Many will still say that there is no pattern or that any pattern is just a loose guide to be adjusted on the needs of the day. But they really donâ€™t mean that. They mean there is no pattern they desire to follow, and there is only a simile of a gospel plan of salvation which they have sanctioned as both movable and malleable. That there is not pattern of things that absolutely must be followed - whether for justification or for works of any kind. These typically follow after particular theories and doctrines of men and insist that there is nothing much needed to be done to become a Christian; and that are no â€œworksâ€ that must be accomplished in order to please God. They throw everything they define as works into the same basket --- and accept nothing given in Godâ€™s book unless it happens to suit them.
It is fairly common to hear people speak of God being more severe and harsh under the law of Moses, but more gracious and kind under the law of Christ. This probably comes from some misused applications concerning Nadab and Abihu, Uzzah, Korah, and others who were struck dead by God. However, the writer of Hebrews does not see God as more lenient or more gracious now than under the law of Moses.
Therefore we must pay much closer attention to what we have heard, lest we drift away from it. For since the message declared by angels proved to be reliable, and every transgression or disobedience received a just retribution,how shall we escape if weneglect such a great salvation? (Hebrews 2:1-3; ESV)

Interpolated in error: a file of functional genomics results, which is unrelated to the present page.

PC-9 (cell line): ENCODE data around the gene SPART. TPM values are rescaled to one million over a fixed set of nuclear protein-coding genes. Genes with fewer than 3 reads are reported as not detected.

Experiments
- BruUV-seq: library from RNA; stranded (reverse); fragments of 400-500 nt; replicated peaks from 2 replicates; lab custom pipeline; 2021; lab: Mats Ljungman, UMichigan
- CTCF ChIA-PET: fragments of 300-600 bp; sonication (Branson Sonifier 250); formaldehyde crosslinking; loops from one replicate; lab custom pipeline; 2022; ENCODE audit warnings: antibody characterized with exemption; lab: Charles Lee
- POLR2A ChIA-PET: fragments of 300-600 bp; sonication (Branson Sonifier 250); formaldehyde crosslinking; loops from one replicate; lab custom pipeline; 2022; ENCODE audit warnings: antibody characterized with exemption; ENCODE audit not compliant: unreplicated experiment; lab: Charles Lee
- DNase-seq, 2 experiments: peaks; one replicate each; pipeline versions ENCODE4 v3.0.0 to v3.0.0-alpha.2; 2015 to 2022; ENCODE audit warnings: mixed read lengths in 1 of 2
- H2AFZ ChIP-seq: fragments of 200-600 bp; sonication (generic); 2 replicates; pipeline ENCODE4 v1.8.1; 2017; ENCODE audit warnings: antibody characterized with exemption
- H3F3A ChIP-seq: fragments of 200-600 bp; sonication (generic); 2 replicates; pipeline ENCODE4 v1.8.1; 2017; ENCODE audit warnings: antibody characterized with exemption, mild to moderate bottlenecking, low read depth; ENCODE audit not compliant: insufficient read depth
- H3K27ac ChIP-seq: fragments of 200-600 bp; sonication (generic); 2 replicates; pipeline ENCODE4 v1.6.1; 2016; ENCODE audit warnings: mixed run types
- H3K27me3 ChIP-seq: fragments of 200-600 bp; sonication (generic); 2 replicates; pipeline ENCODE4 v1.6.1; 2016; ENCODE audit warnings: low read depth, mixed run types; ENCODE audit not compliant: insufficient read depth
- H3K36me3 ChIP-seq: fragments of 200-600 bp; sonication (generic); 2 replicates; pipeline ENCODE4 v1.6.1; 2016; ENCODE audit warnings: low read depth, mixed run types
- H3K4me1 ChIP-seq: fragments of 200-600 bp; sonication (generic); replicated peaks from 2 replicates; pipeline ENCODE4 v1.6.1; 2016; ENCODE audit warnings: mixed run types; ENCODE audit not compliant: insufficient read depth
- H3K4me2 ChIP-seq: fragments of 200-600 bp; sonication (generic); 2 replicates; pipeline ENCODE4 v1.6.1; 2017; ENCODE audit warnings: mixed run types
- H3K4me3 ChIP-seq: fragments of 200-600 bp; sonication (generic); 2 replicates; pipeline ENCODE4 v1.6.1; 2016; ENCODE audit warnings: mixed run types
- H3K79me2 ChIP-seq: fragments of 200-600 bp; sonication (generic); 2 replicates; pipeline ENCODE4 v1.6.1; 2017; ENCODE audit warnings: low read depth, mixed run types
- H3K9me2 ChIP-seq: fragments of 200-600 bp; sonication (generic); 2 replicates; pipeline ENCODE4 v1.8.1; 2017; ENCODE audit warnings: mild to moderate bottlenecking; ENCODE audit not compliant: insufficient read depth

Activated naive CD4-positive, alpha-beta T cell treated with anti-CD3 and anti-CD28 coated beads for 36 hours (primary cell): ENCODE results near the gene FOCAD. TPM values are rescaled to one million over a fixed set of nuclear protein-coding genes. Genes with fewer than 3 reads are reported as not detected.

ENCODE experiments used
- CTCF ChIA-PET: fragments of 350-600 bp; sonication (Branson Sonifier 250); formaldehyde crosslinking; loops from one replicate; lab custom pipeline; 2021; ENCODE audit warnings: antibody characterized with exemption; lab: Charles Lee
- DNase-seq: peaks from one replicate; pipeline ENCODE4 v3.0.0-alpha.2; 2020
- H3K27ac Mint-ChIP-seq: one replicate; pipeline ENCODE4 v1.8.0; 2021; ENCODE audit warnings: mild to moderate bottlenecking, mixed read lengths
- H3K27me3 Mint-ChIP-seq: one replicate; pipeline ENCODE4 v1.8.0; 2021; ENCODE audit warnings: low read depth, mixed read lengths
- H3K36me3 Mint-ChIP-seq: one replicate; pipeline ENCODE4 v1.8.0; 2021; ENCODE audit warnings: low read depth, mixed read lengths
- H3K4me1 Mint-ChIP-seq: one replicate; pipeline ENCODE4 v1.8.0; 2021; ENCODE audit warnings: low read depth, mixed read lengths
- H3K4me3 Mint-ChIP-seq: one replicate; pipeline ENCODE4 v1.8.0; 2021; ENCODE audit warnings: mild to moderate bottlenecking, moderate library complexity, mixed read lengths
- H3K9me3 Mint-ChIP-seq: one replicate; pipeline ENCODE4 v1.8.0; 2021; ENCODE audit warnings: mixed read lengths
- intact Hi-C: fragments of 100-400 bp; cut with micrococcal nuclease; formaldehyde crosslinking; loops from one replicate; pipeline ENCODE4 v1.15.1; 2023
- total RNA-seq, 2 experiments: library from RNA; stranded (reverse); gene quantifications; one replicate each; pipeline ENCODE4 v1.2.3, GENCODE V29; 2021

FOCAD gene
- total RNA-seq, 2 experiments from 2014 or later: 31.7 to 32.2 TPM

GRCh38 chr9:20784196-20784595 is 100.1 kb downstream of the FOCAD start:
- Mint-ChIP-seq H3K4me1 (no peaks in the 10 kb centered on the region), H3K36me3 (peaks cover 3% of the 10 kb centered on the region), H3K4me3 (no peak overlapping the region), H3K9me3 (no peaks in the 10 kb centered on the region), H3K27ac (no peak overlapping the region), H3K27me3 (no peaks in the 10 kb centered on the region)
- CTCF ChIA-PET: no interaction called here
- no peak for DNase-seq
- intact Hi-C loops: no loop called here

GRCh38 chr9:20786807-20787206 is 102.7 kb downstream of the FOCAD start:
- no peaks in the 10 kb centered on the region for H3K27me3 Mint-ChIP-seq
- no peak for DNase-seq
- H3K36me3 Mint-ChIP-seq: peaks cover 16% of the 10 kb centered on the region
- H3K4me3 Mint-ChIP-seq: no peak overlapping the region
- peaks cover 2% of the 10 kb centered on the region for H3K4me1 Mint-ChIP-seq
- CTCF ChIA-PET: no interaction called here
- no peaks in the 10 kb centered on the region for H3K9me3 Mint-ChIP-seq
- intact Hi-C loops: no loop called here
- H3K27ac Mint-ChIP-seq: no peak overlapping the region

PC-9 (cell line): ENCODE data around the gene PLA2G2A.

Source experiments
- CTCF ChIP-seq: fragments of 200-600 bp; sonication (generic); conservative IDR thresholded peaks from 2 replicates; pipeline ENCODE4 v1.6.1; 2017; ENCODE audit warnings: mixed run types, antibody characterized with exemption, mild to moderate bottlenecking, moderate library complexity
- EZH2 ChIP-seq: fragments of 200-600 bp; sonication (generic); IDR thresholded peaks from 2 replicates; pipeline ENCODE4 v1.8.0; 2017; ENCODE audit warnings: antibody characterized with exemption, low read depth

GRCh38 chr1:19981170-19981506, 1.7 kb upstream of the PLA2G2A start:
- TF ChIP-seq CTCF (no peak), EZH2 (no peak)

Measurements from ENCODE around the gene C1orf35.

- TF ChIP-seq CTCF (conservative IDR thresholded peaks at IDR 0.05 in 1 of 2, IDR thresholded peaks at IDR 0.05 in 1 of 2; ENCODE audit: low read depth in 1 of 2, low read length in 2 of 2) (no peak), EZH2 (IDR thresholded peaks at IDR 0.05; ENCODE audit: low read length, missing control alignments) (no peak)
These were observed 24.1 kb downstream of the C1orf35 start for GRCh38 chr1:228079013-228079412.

The writer of Hebrews presents an argument from the lesser to the greater. I believe the argument is this: If every transgression and every disobedience under the message given by angels (the law of Moses) received just retribution, then how much worse will it be for us, who have been given the message by the Son, if we neglect the great salvation offered? The point is that we will certainly receive a just retribution if we neglect this great salvation. Notice further that the writer does not argue that we will not escape if we also transgress or disobey God’s law. We will not escape if we take the message of the Son lightly (ignore it, neglect it).
The writer of Hebrews does not argue that God is more lenient or gracious to us now. He argues that we have a greater responsibility because we have been given the message of salvation through the Son. With greater responsibility comes greater accountability. If we neglect this great message of salvation, we will not escape a just retribution.